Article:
If your head hits the window, steering wheel, dashboard or another fixed object in your car, your brain could get bruised. The larger the bruise, the more severe the injury. Some brain contusions heal on their own, but you should not take that chance. Make sure a doctor evaluates you to determine the treatment you need to heal the injury.
A contusion could cause some of the same symptoms as a concussion, including:
- Trouble forming new memories
- Trouble with balance and coordination
- Trouble forming sentences
- Struggling to concentrate
- Slurring your words
- Numbness in the affected area
Open Head Injury
An open head injury involves an object penetrating the skull and damaging brain tissue. The faster your vehicle and the other involved are traveling, the more likely it is an object inside or outside your car will become a projectile. Sharp objects are much more likely to penetrate the skull.
These injuries could lead to permanent brain damage and may be fatal, depending on the part of the brain that is impacted. Symptoms of a penetrating injury can include:
- Significant blood loss
- Trouble breathing
- Loss of sensation in limbs
- Loss of consciousness
- Loss of bowel function
- Loss of bladder function
- Bleeding from the ears
Diffuse Axonal Injury
This happens when the force of impact causing the brain to hit the hard bone of the skull, which can damage the structure of the brain and tear apart nerve tissues. This can seriously disrupt chemical processes in the brain, possibly leading a coma, death or permanent brain damage.
This type of injury could happen with the skull being penetrated, but it can also happen without a penetration. Typically, the injury happens when the brain is not moving as fast as the skull, resulting in a collision between the brain and the skull.
Losing consciousness, feeling dizzy, vomiting, suffering headaches or feeling fatigued are all symptoms of a diffuse axonal injury.
This occurs when the force of impact causes the brain to hit both sides of the skull, damaging both sides of the brain. The injury usually results in severe brain damage that may be permanent.
Victims may experience symptoms like these, in addition to other symptoms associated with a head or brain injury:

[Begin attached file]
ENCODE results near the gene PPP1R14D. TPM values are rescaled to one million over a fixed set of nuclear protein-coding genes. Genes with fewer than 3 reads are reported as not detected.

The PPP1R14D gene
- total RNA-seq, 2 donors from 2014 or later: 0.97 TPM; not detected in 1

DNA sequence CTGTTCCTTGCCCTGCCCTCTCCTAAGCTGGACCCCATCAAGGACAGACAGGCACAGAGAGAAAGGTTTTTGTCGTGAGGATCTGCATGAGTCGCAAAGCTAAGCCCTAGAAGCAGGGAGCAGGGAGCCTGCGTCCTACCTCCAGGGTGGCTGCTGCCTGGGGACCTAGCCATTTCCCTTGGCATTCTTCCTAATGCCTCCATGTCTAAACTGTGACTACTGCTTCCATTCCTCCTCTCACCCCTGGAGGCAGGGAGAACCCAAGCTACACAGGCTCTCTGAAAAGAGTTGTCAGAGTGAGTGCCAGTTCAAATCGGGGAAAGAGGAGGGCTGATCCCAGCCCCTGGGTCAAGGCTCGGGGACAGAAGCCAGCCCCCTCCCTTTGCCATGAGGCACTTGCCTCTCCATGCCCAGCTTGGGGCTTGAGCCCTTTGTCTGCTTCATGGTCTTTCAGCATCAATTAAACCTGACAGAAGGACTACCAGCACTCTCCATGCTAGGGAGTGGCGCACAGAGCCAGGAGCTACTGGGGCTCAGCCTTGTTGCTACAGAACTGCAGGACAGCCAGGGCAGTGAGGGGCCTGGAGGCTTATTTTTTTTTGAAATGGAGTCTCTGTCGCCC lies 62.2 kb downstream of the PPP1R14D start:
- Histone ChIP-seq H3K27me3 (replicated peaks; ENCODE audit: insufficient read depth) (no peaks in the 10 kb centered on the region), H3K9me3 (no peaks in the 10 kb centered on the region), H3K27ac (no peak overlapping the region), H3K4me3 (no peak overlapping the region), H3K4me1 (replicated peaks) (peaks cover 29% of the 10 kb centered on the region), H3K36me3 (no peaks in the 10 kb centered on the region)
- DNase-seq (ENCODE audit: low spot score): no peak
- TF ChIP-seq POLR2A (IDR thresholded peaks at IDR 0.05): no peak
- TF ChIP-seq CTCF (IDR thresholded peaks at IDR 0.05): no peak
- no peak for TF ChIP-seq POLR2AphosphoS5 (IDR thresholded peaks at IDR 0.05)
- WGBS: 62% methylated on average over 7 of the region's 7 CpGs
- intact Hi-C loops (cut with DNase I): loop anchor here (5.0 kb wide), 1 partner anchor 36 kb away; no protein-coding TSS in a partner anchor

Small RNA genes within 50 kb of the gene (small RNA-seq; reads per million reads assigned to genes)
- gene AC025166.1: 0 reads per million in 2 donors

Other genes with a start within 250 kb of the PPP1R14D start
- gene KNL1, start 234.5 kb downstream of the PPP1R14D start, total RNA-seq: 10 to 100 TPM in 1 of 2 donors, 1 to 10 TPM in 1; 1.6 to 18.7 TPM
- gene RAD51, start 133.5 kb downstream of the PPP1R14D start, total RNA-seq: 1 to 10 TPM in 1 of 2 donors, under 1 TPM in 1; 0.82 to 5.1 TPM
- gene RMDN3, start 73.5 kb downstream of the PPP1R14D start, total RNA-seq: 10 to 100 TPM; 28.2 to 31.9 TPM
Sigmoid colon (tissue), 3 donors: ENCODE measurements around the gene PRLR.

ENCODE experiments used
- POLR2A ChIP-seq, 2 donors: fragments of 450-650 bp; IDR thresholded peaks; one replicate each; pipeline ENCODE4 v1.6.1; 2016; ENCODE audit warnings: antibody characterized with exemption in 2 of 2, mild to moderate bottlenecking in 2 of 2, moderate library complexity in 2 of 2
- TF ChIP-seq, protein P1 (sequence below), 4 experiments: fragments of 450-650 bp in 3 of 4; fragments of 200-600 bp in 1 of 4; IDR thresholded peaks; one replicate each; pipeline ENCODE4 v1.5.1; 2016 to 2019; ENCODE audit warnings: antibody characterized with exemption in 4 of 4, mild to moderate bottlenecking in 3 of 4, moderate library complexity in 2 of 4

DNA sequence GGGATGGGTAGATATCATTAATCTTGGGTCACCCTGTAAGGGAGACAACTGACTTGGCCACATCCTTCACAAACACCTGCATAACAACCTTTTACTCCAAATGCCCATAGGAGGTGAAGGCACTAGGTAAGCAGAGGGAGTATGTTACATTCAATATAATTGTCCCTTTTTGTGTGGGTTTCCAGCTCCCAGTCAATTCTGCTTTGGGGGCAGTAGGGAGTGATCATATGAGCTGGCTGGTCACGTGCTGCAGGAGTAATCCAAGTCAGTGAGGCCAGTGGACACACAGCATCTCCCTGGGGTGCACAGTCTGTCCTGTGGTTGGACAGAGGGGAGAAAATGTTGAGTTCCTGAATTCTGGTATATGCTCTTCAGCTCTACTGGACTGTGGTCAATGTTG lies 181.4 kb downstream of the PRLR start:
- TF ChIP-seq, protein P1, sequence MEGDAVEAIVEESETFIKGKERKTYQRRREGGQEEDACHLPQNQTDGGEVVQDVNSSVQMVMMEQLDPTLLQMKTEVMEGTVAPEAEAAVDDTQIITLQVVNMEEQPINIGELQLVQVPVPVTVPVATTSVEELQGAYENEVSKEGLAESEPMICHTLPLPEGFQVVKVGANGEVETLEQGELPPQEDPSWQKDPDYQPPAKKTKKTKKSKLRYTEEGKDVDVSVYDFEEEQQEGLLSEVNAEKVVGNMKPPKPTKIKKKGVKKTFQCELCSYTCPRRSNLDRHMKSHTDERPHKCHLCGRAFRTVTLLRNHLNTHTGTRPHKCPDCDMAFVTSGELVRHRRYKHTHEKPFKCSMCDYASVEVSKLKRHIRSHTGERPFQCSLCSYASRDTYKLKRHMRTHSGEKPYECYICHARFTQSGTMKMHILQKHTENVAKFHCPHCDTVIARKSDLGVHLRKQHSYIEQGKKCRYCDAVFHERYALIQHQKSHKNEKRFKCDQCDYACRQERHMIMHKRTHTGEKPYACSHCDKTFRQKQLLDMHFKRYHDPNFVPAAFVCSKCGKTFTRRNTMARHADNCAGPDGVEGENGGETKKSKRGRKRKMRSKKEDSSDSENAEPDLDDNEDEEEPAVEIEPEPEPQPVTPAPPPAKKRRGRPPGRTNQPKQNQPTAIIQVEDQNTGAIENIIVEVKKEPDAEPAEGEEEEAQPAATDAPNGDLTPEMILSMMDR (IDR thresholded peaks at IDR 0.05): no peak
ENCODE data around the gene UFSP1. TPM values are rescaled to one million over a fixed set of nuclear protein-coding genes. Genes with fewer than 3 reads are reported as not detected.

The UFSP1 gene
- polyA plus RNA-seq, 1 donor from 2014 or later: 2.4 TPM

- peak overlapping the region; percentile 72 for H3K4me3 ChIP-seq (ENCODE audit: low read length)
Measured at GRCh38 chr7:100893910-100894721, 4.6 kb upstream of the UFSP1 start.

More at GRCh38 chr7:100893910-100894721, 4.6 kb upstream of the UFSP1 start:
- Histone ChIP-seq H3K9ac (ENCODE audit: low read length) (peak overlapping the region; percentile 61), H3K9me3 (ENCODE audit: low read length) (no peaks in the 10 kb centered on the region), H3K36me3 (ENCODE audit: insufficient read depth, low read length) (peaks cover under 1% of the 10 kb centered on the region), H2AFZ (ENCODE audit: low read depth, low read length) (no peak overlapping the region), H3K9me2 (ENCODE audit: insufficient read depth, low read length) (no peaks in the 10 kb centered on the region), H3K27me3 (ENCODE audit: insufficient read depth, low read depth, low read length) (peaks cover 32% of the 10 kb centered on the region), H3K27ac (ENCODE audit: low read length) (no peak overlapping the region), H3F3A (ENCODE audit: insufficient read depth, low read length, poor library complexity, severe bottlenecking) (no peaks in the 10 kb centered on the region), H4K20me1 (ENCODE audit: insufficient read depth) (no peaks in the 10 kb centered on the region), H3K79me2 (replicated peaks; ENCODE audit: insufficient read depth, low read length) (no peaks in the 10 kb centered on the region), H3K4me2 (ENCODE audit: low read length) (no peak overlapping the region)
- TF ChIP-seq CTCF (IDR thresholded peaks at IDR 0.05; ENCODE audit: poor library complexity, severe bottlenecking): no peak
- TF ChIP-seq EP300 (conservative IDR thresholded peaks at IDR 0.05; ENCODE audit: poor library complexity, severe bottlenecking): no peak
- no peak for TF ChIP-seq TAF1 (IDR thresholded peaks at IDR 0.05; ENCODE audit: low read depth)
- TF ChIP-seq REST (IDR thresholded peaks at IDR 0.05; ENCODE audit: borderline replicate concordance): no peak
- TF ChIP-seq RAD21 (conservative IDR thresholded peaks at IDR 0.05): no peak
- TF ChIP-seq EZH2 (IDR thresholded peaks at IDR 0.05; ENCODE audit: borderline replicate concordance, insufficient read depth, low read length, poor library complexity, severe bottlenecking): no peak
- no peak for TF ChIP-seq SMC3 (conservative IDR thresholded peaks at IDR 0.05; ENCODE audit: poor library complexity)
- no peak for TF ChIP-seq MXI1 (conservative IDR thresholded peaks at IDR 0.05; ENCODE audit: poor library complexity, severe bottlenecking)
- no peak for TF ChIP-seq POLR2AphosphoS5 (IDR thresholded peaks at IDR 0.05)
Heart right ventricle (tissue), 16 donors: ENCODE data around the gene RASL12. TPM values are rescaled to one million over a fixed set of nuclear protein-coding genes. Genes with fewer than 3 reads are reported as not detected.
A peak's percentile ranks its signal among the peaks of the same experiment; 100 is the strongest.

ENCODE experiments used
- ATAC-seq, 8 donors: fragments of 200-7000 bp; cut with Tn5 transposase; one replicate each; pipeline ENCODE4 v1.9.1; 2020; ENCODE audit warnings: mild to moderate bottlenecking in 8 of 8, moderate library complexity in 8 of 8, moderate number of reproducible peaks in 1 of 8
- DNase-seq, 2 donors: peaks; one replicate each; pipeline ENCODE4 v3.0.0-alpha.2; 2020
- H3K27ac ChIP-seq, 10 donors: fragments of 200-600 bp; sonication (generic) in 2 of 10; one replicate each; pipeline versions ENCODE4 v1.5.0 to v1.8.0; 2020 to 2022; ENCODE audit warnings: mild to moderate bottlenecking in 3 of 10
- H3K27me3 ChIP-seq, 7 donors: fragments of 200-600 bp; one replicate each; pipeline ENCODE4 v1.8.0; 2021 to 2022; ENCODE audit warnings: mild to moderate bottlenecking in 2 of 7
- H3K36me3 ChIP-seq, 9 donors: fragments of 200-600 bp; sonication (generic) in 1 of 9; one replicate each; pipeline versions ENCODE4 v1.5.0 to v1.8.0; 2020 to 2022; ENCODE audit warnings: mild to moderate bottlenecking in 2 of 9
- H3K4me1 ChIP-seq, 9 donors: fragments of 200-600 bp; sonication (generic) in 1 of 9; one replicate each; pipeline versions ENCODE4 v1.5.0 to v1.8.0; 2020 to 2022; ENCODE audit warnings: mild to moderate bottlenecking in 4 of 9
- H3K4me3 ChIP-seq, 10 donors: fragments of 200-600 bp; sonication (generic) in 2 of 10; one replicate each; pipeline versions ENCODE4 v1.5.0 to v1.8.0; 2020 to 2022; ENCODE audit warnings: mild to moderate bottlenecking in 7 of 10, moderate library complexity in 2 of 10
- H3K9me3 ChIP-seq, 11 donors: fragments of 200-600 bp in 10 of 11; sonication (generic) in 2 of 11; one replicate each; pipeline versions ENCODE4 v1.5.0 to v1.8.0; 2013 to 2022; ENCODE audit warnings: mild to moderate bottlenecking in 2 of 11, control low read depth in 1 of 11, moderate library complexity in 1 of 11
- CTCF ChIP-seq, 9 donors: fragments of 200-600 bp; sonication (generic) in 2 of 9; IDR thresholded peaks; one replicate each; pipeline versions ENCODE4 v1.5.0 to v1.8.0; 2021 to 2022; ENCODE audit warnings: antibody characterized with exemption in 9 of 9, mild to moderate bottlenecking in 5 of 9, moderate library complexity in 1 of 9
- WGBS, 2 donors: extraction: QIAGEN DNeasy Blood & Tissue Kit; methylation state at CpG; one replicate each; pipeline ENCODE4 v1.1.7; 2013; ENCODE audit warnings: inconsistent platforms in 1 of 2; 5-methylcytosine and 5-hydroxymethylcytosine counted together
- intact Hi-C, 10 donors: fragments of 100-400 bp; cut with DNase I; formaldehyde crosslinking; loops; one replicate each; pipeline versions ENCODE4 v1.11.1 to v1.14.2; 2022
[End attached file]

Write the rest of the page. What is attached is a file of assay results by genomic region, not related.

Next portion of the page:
- Sensitivity to light
- Sensitivity to sound
- Changes in mood or behavior
- Swelling in the brain
- Skull fractures
Types of Car Crashes That May Result in Brain Injuries
Any car crash could result in a brain injury, but some collisions may be more likely to cause brain injuries. For example, a front-end collision causes vehicles to stop abruptly, which could cause the brain to move around or slam into the skull. This could result in whiplash, concussions and diffuse axonal injuries.
A coup-contrecoup injury often happens in rollover crashes because the head could be violently shaken and hit on both sides.
A T-bone or side-impact crash could cause your brain to strike the side of your skull that is opposite from the collision. Your brain could also strike the other side of the skull next. For the most part, the side of a car is not as well-equipped to deal with a crash as the front and back are.
Rear-end crashes could cause whiplash, which sometimes accompanies brain injuries. This usually happens to occupants of the car that was rear-ended.
Call Today to Discuss Your Legal Options
Crash victims often have a tough time securing full compensation for their damages on their own. Insurance companies know this, which is why they often discourage victims from hiring attorneys.
It is important for crash victims to know hiring an attorney often results in recovering more compensation. Unlike the insurance companies, Harrisburg car crash lawyers are committed to recovering full compensation, just like the victims.
Our firm has recovered tens of millions on behalf of our clients over more than 30 years. We work on contingency, so there are no upfront fees. There is no risk in giving us a call to learn how we may be able to help you.
Call Schmidt Kramer today. We are here to help. (717) 727-1837